To sum this all up: the Kuznetsov is a fine aircraft carrier which nevertheless reflects a compromise design philosophy and which was never intended to project Russian power at long distances the way western, especially US, carriers have.

Now let’s turn to the rest of this Russian naval task force

The rest of the Russian naval task force around the Kuznetsov

One big name immediately stands out: the Heavy Nuclear Rocket Cruiser Peter the Great. This is one heavy beast and currently the most heavily armed ship on the planet. I won’t even go into all the details here, check this article for a list of armaments if you are interested, suffice to say here that this battlecruiser can do everything: anti-air, anti-ship, anti-submarine. She is packed with top of the line sensors and advanced communications. Being the flagship of the Northern Fleet she is also the de-facto flagship of the entire Russian Navy. Last, but not least, the Peter the Great carries a formidable array of 20 Granit anti-ship missile. Please note that the combined firepower of Granit anti-ship missiles of the Kuznetsov and Peter the Great is 12+20 for a total of 32. I will explain why this important below.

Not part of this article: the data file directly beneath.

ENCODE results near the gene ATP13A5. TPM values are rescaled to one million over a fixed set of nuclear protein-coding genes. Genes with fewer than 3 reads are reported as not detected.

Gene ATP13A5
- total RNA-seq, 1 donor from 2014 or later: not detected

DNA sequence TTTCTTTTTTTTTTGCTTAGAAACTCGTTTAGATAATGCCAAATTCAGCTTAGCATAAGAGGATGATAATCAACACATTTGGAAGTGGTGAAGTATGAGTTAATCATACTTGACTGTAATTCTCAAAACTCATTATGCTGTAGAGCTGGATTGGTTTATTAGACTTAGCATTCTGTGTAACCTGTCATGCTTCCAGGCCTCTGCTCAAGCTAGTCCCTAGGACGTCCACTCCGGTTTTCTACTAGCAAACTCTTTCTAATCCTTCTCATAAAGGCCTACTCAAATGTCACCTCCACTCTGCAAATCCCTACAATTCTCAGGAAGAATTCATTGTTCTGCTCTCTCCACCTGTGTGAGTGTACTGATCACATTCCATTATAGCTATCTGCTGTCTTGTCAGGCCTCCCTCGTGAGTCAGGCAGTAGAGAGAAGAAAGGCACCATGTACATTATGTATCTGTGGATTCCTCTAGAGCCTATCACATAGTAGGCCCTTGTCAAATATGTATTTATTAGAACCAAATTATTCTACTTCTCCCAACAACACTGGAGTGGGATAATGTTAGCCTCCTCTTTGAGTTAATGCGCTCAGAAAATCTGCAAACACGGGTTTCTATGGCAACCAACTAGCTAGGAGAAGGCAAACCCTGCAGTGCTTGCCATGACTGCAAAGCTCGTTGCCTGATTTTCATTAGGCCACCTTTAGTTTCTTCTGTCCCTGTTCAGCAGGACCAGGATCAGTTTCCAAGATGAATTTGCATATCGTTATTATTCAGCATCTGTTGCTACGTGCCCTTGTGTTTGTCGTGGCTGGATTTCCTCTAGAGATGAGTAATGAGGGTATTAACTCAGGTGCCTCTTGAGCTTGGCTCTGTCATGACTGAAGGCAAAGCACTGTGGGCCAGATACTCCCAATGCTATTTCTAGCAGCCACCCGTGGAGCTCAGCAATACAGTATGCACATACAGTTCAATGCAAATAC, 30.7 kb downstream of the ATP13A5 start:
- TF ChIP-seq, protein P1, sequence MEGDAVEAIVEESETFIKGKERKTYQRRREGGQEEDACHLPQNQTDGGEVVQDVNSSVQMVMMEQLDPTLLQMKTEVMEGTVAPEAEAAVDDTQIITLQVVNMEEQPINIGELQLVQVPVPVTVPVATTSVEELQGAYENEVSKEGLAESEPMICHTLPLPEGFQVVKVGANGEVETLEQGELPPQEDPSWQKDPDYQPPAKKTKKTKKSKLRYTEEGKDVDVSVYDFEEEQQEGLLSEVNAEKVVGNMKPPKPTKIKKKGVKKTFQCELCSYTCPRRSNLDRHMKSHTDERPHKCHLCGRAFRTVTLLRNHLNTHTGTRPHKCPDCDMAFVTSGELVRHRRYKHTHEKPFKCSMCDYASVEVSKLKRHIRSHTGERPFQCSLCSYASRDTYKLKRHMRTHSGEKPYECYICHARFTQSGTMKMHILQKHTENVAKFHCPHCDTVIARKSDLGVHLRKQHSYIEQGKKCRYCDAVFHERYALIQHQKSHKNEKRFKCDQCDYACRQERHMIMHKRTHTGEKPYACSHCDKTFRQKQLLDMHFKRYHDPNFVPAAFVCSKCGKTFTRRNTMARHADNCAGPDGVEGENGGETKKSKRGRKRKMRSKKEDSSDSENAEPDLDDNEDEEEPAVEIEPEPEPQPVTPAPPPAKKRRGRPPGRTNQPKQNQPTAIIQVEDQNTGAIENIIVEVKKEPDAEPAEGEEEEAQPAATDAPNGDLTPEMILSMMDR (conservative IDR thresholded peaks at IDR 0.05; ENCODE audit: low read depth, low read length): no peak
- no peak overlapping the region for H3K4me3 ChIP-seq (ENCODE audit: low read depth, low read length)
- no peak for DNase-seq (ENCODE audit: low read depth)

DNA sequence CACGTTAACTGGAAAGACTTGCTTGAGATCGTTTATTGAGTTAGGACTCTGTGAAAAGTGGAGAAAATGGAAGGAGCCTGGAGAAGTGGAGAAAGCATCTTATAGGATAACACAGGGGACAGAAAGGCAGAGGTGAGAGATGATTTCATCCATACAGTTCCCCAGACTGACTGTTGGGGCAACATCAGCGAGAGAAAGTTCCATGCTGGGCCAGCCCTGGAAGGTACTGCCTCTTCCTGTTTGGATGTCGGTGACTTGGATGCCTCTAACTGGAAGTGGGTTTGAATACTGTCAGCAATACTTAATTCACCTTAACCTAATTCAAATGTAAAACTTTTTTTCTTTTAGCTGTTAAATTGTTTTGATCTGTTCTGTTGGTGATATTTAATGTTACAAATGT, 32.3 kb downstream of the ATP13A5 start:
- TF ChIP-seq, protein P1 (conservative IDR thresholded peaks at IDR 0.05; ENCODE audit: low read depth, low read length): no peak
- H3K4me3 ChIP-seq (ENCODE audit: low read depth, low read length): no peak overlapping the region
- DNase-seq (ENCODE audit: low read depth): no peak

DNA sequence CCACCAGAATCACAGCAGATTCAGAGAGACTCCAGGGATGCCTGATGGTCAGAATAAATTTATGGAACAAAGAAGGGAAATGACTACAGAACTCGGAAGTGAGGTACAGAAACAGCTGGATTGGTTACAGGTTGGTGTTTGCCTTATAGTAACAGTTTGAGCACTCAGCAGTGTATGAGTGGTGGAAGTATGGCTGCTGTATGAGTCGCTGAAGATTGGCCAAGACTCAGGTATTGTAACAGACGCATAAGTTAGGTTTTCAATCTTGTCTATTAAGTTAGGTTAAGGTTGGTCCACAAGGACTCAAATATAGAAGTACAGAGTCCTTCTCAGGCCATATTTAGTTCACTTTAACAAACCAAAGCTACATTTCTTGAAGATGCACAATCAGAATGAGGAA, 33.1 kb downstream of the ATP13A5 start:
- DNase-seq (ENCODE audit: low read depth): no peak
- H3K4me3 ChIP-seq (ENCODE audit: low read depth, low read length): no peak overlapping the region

The rest of the task force is composed of two Large Antisubmarine Ships (destroyers in western terminology), the Vice-Admiral Kulakov and the Severomorsk, and a number of support vessels. The Kulakov and the Severomorsk are based on the Udaloy design and are modern and all-around capable combat ships. All these ships will soon be merged into one force, including two small missile ships (corvettes in western terminology) which carry the famous Kalibr cruise missiles and which specialize in attacking surface ships. Finally, though this will not be advertised, I believe that this task force will include at least two Akula-class nuclear attack submarines, one Oscar-II cruise missile submarine (armed with another 12 Granit cruise missiles) and several Kilo-class diesel-electric submarines.

To sum this all up.